Reminiscence (2021)

Directed by Lisa Joy

movie cinema scifi cyberpunk review

"You're going to take journey to a time and place you've been before. All you have to do is follow the sound of my voice."

It's the not-too-distant future. The world's oceans have risen, leaving most land masses flooded by varying degrees. There have been mass uprisings as flood refugees scramble to find a home. Land barons have the bulk of the power.

Nick Bannister and his partner "Watts" are ex-military veterans, and they've made a living for themselves as archivists of memories. Using a device used during the war for interrogation, they're able to delve into the memories so their clients can relive their past glories. One client obsesses over the first dance she had with her husband. Another obsesses over her former lover, reliving sexual encounters over and over. An old army pal relives the simple act of playing with his dog, back before the war, back when he still had his legs.

Then one day, a new client walks in. A dame who's lost her keys. She just needs a quick session to remember where she placed them. What could be simpler than that?

Well, of course the femme fatale kicks off an exciting mystery that lasts the rest of the movie. And it's good, a proper cyberpunk noir film, with Hugh Jackman serving as the American version of John Hurt. It's not just good, it's a little bit great. It's not Bladerunner, but it's easily Dark City. And it pulls some tricks that many other cyberpunk movies don't.

References and callbacks

First of all, I should talk about the electric sheep in the room. This movie makes you think of a bunch of other movies and stories. We can remember it for you wholesale comes immediately to mind, and movies like the excellent City of Lost Children, or Eternal sunshine of the spotless mind (which I didn't like) and I guess other things like Inception (which I've never seen). The look of the movie is Bladerunner, not just in the eternally water-slick streets, but also the feeling that those memory interrogation briefcases could easily be mistaken for a Voight-Kampff test.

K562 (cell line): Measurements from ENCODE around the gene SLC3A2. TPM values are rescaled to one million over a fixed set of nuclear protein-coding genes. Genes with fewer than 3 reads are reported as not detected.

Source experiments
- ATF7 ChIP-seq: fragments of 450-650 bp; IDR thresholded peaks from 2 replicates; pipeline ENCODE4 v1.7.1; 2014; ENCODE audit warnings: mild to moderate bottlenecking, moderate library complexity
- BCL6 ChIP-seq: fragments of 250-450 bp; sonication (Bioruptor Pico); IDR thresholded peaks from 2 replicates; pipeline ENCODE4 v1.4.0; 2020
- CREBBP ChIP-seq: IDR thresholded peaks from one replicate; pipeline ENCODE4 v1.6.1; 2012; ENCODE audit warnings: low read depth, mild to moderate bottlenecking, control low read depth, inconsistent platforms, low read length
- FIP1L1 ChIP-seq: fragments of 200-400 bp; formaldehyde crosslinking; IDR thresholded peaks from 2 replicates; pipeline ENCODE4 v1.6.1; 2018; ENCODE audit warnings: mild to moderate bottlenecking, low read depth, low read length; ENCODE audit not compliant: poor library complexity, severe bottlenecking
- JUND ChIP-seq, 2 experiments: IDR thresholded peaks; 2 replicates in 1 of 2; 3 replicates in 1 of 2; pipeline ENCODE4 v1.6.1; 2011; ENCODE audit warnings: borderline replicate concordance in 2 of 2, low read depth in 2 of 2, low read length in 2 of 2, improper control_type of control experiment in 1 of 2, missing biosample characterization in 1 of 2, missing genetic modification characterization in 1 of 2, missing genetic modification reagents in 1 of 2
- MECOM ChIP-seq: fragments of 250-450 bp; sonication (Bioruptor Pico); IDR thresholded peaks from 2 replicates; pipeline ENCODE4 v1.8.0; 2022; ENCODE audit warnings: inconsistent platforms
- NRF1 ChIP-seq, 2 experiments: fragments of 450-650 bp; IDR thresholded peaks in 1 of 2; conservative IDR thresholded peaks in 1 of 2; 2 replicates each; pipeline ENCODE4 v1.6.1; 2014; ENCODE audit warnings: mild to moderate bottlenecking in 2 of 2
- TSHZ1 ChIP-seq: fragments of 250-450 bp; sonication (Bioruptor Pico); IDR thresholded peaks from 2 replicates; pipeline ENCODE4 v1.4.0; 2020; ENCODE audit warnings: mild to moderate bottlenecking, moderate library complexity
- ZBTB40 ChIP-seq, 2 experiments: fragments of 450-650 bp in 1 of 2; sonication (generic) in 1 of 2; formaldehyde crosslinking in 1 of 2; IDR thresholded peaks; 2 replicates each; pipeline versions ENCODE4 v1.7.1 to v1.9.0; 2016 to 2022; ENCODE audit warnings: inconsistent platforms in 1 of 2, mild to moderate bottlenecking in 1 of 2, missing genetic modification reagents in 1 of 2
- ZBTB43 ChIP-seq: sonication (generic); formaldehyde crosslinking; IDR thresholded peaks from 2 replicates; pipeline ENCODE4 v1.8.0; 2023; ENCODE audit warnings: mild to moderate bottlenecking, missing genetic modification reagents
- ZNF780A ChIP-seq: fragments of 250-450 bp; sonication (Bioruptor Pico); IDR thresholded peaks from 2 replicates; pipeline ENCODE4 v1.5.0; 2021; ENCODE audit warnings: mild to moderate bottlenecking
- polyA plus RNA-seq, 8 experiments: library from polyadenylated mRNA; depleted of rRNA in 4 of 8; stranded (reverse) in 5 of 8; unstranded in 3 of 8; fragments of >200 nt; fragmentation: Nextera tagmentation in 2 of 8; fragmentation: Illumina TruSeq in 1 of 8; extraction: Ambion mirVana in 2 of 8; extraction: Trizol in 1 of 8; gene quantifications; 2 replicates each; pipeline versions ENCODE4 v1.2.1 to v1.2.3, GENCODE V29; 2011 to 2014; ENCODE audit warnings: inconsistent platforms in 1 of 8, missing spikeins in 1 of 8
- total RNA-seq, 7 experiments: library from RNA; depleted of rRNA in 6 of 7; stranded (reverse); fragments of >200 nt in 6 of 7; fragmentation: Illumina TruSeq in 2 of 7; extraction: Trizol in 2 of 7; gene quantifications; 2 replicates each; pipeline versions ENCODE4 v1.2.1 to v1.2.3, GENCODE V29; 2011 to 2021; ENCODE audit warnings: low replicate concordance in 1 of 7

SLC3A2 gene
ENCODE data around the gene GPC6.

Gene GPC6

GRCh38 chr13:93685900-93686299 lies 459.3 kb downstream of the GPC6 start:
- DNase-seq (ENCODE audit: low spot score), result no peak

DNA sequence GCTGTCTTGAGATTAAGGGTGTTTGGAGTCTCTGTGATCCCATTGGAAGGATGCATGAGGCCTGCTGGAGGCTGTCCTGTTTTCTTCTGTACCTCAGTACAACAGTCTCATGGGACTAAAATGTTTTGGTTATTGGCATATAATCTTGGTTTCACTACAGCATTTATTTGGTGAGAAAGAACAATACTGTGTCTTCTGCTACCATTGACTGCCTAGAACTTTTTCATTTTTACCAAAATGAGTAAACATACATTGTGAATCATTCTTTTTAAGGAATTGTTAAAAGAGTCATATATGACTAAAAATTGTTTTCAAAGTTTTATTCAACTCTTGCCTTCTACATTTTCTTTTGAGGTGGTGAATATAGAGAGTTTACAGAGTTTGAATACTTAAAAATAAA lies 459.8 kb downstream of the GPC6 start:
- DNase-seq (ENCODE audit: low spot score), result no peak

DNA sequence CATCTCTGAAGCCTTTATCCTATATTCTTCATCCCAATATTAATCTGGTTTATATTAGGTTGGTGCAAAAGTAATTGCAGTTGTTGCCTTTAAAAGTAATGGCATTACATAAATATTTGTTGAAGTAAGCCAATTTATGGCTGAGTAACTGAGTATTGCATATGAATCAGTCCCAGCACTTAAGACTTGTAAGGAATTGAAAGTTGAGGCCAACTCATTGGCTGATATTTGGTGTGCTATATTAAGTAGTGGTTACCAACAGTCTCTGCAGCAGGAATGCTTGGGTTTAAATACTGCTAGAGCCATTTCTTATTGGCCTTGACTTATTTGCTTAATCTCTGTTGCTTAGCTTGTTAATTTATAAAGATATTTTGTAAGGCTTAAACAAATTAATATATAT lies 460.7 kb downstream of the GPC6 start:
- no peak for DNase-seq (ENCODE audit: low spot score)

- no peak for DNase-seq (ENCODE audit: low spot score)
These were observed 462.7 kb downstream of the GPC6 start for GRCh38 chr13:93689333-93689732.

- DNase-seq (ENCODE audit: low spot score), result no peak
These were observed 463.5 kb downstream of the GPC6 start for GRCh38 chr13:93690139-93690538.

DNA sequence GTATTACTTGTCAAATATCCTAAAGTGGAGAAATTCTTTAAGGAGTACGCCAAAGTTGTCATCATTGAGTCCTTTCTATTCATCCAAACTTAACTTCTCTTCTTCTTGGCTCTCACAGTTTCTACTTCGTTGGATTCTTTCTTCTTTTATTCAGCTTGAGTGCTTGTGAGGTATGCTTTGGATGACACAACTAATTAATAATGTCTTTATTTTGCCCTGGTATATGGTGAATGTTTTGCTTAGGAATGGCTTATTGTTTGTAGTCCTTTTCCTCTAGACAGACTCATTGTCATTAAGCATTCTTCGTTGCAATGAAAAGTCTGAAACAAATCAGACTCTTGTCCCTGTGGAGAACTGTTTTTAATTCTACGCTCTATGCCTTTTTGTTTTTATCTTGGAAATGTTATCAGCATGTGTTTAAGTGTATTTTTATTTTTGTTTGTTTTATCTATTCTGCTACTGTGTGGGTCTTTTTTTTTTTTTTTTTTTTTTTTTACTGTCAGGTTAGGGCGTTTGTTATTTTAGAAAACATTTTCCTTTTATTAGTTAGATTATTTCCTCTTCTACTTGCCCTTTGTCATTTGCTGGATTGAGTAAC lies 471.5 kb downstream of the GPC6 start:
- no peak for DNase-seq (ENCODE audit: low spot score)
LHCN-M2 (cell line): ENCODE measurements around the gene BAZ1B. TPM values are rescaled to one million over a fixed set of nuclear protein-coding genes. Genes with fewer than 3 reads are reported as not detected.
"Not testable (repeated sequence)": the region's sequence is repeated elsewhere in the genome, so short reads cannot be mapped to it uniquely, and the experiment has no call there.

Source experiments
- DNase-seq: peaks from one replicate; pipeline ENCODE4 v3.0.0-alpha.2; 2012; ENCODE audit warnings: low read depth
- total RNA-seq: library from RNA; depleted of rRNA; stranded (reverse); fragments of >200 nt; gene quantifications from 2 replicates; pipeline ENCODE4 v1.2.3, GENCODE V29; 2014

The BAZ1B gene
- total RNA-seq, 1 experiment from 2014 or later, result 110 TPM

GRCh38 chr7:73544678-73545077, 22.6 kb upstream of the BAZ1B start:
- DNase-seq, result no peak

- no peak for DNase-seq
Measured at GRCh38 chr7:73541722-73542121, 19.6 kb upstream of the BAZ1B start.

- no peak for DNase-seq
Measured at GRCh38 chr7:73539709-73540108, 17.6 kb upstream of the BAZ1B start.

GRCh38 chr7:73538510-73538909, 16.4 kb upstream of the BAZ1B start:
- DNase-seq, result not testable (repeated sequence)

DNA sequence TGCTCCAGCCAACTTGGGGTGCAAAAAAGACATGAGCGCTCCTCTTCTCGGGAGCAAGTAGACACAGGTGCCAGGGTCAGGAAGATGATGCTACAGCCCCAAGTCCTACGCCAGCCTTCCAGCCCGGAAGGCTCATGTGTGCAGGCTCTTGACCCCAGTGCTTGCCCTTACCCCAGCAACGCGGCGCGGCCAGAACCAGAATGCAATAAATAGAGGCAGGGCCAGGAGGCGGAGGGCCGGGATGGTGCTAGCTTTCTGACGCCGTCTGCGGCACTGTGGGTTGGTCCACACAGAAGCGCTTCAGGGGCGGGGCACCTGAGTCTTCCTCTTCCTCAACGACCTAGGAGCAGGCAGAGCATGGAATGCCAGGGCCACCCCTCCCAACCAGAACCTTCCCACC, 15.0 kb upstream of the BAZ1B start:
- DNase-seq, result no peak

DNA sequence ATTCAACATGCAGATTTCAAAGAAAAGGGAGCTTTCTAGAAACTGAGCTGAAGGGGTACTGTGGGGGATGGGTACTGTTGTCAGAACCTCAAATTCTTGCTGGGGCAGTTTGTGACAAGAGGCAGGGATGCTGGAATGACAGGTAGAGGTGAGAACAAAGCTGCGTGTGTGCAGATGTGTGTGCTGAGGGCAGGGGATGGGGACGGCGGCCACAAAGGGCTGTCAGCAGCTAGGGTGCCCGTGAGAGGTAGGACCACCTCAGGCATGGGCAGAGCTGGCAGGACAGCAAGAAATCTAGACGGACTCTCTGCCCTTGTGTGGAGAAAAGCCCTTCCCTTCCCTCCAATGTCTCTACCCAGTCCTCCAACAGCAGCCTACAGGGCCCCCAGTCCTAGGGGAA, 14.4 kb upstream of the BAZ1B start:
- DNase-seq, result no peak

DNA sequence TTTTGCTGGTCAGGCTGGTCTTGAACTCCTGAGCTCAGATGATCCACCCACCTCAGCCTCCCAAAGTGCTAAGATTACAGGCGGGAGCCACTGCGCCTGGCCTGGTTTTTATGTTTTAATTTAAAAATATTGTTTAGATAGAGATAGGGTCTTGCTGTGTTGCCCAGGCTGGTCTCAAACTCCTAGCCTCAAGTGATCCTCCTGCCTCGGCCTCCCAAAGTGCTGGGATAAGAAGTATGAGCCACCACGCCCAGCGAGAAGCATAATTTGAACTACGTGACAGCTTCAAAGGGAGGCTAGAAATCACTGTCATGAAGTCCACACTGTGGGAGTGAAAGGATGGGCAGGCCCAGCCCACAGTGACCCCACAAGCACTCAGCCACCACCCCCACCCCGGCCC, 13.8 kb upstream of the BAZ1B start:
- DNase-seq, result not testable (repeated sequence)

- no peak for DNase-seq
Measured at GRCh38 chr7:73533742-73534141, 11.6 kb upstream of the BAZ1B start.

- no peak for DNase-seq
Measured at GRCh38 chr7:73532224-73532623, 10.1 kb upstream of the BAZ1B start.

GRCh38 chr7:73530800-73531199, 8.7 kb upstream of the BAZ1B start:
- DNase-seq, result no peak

None of this is actually a problem. Despite being firmly rooted in a very specific genre that has relatively very few members, this movie isn't derivative. It's a future noir movie that plays around with many of the same concepts that future noir is founded upon.

Future noir

I don't know if it's a term I've coined for myself or whether it's a term people use, but "future noir" for me is cyberpunk modeled after film noir. It's a mashup of two genres, so it must fulfill requirements of each.

Cyberpunk has to have lots of impossible scifi tech in it, an oppressive corporate state, a recent cataclysmic event, and preferably colourful lights to dazzle its home viewers.

Film noir was a specific thing that happened after World War II, and future noir is a reference to it set in the future. Film noir had dispossessed war veterans turning, out of desperation, to either the solving of or the participation in crime. It established the femme fatale archetype, the woman who the hero wants but cannot and must not ever have. And I guess most famously, it's got a high contrast ratio of light to dark (they don't call it film noir for nothing).